Last login: Monday, December 20, 2010
This is a bizarre series of articles that manages to ignore the important questions when it comes to vaccines.
Assume the strains of pertussis have become more virulent. Is there evidence that the existing vaccines are less effective against these strains? Or is it merely that if you get the disease, the results will be worse than if you got a different strain. One set of answers leads to more vaccination. The second to the consideration of a different vaccine.
The authors also ignore that there isn't one vaccine for pertussis with a sngle strain, such as measles where more attenuated Edmonson strain is used. The earlier whole virus pertussis vaccine (still used in parts of the world) was made by killing and then filtering the bacteria. With acellular Pertussis, the bacteria and its toxins are busted apart and then each vaccine maker selects the components and the amount of each component to use. Current vaccines in the US have between two and five components.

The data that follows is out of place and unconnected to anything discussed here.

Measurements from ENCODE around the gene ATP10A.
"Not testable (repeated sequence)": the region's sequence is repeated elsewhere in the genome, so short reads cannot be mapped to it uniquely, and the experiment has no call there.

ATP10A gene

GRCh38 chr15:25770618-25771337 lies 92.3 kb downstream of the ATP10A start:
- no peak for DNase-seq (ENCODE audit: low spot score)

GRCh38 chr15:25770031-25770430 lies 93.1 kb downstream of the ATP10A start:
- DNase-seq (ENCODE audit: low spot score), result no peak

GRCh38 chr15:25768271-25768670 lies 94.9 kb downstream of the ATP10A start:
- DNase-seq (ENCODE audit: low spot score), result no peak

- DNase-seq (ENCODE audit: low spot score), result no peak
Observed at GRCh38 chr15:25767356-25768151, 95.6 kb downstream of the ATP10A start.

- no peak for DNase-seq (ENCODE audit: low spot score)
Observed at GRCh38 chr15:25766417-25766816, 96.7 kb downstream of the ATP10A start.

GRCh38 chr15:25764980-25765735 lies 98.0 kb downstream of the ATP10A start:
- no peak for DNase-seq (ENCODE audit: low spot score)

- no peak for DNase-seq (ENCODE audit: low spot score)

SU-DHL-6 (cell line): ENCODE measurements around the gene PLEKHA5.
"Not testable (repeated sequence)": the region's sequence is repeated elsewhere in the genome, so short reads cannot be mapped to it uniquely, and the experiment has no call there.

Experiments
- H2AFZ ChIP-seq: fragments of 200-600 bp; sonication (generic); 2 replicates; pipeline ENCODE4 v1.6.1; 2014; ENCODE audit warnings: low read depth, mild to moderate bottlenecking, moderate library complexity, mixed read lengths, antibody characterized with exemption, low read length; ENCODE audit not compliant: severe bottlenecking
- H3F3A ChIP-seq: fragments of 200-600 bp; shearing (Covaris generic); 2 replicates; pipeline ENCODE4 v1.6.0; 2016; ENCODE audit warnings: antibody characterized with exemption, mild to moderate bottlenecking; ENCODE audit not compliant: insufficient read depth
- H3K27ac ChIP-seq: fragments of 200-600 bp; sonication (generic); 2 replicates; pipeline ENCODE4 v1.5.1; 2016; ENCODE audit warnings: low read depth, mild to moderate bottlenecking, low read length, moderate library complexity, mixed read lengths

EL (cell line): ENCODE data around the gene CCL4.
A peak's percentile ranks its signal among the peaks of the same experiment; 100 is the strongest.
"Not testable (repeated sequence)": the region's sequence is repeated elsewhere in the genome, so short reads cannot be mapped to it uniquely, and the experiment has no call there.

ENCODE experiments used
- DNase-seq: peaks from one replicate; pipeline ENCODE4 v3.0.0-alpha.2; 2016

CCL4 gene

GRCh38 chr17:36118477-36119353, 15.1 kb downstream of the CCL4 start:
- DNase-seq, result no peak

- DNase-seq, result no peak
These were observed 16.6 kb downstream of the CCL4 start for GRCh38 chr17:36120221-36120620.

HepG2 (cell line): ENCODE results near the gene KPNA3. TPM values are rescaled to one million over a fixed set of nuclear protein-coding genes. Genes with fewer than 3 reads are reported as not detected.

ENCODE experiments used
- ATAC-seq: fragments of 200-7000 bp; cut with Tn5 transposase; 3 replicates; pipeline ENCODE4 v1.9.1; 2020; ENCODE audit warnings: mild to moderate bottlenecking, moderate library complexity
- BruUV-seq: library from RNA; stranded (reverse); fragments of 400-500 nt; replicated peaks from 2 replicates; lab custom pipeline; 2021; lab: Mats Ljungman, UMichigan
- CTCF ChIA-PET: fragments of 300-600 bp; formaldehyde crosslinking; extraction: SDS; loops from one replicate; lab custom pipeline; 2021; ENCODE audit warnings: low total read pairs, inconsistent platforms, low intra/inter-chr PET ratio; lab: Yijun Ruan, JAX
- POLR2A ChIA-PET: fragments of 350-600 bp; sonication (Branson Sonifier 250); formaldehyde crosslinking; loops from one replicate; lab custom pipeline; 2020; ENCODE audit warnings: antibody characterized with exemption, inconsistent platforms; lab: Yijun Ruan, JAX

Rather than merely pointing to vaccine makers who want to keep selling their existing vaccines (which anyone looking at the CDC price list would realize that they don't make much of a profit per unit), the researchers could have actually researched the status of pertussis vaccine research around the world and discovered its status.
December 20, 2010 at 12:30 p.m.
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